Kathy Griffin, pumped up for crazy business5/11/2016
Over the phone, Kathy Griffin comes on like gangbusters.
The call is just one in a long day of interviews — Griffin’s comedy tour is hitting 80 cities — but the machine-gun energy is the same as onstage. She sounds as if she’s waving her arms around, her red hair flying.
Without missing a beat, she changes key, sounding thoughtful.
“A woman in this business has got to go hard. Even these days, if we want to keep working, we’ve got to jump higher and look better,” she points out.
But then, at the mention of her looks, Griffin gets goofy again. She claims she’s got a “bikini-buff body” and announces, unasked, that her boyfriend is 20 years younger than she.
“And don’t you judge me!” she cries. “That’s what I tell all the women who come to my shows — don’t you dare judge me!”
Doing standup still gets Griffin pumped. By now she could cut back on touring, with Emmies for both her cable specials and her reality show, “My Life on the D-List,” as well as her Grammy-winning CDs, not to mention her books, her acting and her voice work for “The Simpsons” and other shows. But the title of the current show says it all: “Like a Boss!”
Every night, she says, “is another challenge, on the fly.”
She counts on those challenges.
“In Des Moines,” she claimed, “I might start with something about old Chuck Grassley.”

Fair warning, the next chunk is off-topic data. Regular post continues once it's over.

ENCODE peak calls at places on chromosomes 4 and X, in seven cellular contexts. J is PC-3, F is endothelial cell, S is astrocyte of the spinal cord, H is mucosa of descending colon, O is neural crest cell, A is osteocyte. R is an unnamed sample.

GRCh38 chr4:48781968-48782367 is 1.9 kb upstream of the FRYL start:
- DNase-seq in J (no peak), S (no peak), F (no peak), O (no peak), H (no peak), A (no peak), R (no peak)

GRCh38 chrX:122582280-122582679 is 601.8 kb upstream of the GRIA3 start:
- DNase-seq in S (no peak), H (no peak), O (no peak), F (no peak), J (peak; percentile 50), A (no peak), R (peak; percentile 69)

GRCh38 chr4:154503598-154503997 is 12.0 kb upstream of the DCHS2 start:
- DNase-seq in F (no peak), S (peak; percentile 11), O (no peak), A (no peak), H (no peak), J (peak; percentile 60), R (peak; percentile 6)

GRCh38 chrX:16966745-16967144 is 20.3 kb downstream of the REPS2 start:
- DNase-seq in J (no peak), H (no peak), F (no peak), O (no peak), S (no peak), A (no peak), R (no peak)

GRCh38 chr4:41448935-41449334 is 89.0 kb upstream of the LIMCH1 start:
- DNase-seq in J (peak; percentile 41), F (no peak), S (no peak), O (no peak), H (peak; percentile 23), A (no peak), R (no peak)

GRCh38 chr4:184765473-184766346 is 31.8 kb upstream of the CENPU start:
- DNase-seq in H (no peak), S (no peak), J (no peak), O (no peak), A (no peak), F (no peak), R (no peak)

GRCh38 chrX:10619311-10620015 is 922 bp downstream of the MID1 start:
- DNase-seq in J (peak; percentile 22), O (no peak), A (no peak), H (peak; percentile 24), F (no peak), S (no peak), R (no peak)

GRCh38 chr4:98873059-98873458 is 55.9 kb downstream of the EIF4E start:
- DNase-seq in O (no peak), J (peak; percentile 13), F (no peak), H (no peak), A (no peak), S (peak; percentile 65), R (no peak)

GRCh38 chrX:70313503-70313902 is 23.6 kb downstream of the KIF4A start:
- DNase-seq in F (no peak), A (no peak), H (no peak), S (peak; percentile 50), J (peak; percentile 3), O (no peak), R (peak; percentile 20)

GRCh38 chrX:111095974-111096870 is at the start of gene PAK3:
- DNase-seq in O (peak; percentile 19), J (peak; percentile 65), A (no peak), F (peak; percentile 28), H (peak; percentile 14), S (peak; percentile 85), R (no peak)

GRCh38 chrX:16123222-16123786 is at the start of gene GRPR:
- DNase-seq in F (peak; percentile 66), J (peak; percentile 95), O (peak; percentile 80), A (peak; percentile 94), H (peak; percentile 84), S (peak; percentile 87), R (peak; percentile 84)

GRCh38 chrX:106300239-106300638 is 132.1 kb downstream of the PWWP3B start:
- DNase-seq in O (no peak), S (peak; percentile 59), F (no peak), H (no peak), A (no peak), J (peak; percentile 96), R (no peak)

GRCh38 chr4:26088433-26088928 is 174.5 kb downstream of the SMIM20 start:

To be sure, Griffin hits the stage prepared. She writes her own material and did her first acting as a kid in Chicago, appearing in a White Sox commercial. In Los Angeles in the 1980s, she caught on with the comedy troupe The Groundlings. Such a long career, in so many branches of entertainment (she’s not actually on the D-List) has left Griffin with juicy stories.
The subject of Sean Penn, for instance, often comes up, and she promises to “dish” about Donald Trump. “I’ve known that guy for 20 years,” she points out.
Her favorite target, though, is probably the Kardashians. That includes Caitlyn Jenner, though she comes in for more gentle ribbing, since gay and transgender rights matter to Griffin. Her outspoken progressive views, in fact, are part of what prompts this latest tour.
“The country seems so divided just now,” she explains. “But when I visit the red states, I see different. I pull in every LGBT person for hundreds of miles.”
Still, what gets her motor running remains the thrill of handling things on the spur of the moment. When Griffin heard what happened to Wanda Sykes at Hoyt Sherman — a bat got in, circling the stage — she shrieked, “I love it!”
Laughing, she responded with a story of her own about a time she was attacked by birds while working outdoors.
“That’s what this crazy business of standup improv is all about,” she says. “Any night, you could get something for the bucket list.”
Overheard in the Lobby: Next year’s Playhouse season starts with the classic “West Side Story.” CV
John Domini is a published local author who has lived on both coasts and abroad and enjoyed theater everywhere. See www.johndomini.com.